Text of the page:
When we find ourselves suffering and struggling in this life, we need to be reminded of the love of God as expressed in the suffering and death of His Son. God’s love for us is directly tied to the gift of His Son for us. God sent His Son because He loved us. Jesus came and died because He loved us. Jesus was willing to suffer humiliation, persecution, rejection, false accusations, and a death He didn’t deserve – all out of love for us. With all that that in mind, Peter tells us, “In his kindness God called you to share in his eternal glory by means of Christ Jesus. So after you have suffered a little while, he will restore, support, and strengthen you, and he will place you on a firm foundation” (1 Peter 5:10 NLT). We need to keep life in perspective. Along with Paul, we need to constantly remember that “what we suffer now is nothing compared to the glory he will reveal to us later” (Romans 8:18 NLT). We are loved by God. He gave us His greatest gift – His own Son – as proof of that love. And His Son suffered in ways that we will never be able to comprehend, as proof of His love for us. We must never lose sight of those two realities. But because Paul knew that the tendency of all believers would be to do just that, he prayed that God would guide their hearts back to those two incredible truths: the love of God and the faithful, loving endurance of Jesus. I can’t think of a better way to wrap this up than with the words of Paul found in his letter to the believers in Rome.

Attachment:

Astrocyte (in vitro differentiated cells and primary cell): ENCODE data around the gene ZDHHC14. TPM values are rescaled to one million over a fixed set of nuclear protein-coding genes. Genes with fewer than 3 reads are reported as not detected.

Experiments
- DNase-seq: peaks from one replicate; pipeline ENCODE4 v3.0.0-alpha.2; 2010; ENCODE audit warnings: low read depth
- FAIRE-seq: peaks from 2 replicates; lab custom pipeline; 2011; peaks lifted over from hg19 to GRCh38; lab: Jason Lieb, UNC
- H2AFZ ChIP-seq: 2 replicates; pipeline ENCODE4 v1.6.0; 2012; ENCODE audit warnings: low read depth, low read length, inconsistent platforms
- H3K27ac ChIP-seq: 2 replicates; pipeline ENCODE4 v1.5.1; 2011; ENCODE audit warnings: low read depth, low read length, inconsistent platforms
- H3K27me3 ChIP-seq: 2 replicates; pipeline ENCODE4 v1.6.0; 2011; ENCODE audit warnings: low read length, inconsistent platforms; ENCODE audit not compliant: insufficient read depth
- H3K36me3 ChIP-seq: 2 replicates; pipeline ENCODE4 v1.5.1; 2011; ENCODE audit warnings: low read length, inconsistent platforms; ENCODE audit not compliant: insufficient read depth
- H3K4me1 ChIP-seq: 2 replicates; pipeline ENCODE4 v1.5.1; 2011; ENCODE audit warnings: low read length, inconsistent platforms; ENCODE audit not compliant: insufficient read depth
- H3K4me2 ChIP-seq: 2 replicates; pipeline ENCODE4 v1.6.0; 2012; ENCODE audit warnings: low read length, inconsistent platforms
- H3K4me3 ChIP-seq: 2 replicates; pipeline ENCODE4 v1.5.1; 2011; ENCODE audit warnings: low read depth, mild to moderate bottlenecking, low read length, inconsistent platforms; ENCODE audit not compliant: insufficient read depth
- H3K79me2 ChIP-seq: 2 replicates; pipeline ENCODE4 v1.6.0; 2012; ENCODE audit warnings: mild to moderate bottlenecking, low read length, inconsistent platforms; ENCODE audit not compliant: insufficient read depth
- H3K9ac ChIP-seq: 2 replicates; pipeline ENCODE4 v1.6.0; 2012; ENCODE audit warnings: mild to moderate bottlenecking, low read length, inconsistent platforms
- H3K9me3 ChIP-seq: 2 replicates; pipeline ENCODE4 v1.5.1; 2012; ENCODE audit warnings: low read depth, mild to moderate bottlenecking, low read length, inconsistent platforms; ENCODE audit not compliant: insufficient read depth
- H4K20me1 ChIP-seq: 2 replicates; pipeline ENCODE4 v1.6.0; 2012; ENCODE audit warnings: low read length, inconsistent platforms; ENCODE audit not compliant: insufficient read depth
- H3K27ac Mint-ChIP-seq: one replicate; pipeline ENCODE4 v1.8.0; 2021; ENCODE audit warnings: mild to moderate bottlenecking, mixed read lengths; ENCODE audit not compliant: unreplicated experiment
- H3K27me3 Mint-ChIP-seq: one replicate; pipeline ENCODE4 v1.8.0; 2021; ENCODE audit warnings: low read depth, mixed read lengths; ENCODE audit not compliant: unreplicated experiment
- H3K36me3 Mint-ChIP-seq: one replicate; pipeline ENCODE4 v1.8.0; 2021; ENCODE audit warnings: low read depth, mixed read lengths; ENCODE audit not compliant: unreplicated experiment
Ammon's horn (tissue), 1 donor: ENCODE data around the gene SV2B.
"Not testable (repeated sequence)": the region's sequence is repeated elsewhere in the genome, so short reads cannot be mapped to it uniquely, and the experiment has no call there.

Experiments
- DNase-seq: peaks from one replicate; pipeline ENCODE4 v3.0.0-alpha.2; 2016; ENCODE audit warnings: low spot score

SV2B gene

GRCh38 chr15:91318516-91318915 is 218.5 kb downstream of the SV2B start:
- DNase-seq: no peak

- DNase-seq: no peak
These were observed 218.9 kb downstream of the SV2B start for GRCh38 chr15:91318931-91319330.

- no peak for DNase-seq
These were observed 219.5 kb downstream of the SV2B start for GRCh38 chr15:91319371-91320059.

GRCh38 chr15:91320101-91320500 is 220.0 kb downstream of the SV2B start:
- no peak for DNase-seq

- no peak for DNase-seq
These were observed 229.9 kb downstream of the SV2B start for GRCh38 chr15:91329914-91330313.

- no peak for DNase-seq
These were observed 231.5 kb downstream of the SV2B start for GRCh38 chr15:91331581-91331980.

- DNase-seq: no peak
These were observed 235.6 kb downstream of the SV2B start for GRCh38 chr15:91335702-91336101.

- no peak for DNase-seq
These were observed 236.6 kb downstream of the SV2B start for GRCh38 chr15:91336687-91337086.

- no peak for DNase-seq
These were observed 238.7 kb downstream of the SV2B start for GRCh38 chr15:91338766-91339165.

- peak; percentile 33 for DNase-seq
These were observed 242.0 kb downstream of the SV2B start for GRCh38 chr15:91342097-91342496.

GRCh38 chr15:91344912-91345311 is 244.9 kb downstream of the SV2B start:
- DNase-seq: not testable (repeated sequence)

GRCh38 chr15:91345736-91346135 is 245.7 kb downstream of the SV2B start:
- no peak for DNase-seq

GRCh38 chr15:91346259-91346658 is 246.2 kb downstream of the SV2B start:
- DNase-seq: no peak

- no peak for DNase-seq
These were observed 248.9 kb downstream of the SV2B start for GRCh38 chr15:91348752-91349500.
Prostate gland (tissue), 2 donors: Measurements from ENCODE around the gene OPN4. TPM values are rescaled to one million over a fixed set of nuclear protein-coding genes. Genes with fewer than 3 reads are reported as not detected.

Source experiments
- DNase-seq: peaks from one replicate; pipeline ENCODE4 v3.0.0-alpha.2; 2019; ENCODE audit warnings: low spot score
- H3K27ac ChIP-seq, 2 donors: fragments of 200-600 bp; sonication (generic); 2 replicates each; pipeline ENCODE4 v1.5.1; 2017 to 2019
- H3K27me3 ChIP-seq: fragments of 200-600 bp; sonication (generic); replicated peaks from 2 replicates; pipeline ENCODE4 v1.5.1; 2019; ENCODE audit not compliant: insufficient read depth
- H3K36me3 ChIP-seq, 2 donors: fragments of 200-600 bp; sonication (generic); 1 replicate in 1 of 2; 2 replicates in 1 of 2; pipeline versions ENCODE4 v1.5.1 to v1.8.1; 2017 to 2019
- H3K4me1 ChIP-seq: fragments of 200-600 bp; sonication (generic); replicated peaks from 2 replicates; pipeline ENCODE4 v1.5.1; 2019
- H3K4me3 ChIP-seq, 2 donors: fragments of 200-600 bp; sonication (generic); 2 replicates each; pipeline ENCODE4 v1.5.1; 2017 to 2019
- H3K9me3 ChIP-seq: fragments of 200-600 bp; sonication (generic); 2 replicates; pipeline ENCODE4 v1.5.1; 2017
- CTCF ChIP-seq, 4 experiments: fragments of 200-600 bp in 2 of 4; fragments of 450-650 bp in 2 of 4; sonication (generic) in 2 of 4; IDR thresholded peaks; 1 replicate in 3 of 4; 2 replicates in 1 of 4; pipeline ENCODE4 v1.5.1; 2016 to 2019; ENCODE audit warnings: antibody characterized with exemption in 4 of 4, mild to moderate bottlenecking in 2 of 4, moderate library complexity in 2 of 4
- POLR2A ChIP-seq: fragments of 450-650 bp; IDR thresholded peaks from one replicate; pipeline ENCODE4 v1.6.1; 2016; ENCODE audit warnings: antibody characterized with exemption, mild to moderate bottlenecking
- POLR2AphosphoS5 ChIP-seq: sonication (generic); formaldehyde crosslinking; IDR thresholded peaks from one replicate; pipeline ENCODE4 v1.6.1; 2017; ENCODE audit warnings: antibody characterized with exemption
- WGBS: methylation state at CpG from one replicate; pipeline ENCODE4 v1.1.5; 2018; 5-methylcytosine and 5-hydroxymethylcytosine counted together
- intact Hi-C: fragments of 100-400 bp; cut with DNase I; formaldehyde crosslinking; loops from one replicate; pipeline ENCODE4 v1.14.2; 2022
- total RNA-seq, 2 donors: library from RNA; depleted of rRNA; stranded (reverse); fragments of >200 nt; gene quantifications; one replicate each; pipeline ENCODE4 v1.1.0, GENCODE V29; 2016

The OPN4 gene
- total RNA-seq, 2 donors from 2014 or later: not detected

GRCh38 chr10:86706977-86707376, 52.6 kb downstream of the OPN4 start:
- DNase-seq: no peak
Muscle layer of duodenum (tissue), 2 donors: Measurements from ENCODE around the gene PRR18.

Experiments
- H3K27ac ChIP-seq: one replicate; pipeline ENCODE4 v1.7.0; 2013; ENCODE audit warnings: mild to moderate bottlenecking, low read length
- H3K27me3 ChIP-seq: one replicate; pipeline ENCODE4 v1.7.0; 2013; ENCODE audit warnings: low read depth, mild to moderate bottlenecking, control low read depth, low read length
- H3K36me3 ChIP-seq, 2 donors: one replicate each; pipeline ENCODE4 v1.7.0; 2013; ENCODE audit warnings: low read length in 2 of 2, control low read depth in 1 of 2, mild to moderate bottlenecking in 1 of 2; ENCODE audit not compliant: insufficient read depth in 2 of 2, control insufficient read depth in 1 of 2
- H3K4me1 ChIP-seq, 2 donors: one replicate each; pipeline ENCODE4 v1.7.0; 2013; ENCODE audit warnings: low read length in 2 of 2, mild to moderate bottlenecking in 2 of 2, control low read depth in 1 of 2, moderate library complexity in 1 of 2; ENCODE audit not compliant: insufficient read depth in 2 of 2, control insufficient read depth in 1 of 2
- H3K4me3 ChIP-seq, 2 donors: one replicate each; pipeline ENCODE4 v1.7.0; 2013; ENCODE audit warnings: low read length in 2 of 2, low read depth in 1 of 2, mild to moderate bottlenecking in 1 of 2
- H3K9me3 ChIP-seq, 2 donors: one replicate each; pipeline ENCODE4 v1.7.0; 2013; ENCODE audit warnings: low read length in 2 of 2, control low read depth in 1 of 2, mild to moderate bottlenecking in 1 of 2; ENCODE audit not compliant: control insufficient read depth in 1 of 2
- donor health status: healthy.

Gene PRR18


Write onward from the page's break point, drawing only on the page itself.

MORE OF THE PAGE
What then shall we say to these things? If God is for us, who can be against us? He who did not spare his own Son but gave him up for us all, how will he not also with him graciously give us all things? Who shall bring any charge against God’s elect? It is God who justifies. Who is to condemn? Christ Jesus is the one who died—more than that, who was raised—who is at the right hand of God, who indeed is interceding for us. Who shall separate us from the love of Christ? Shall tribulation, or distress, or persecution, or famine, or nakedness, or danger, or sword? As it is written, “For your sake we are being killed all the day long; we are regarded as sheep to be slaughtered.” No, in all these things we are more than conquerors through him who loved us. For I am sure that neither death nor life, nor angels nor rulers, nor things present nor things to come, nor powers, nor height nor depth, nor anything else in all creation, will be able to separate us from the love of God in Christ Jesus our Lord. – Romans 8:31-39 ESV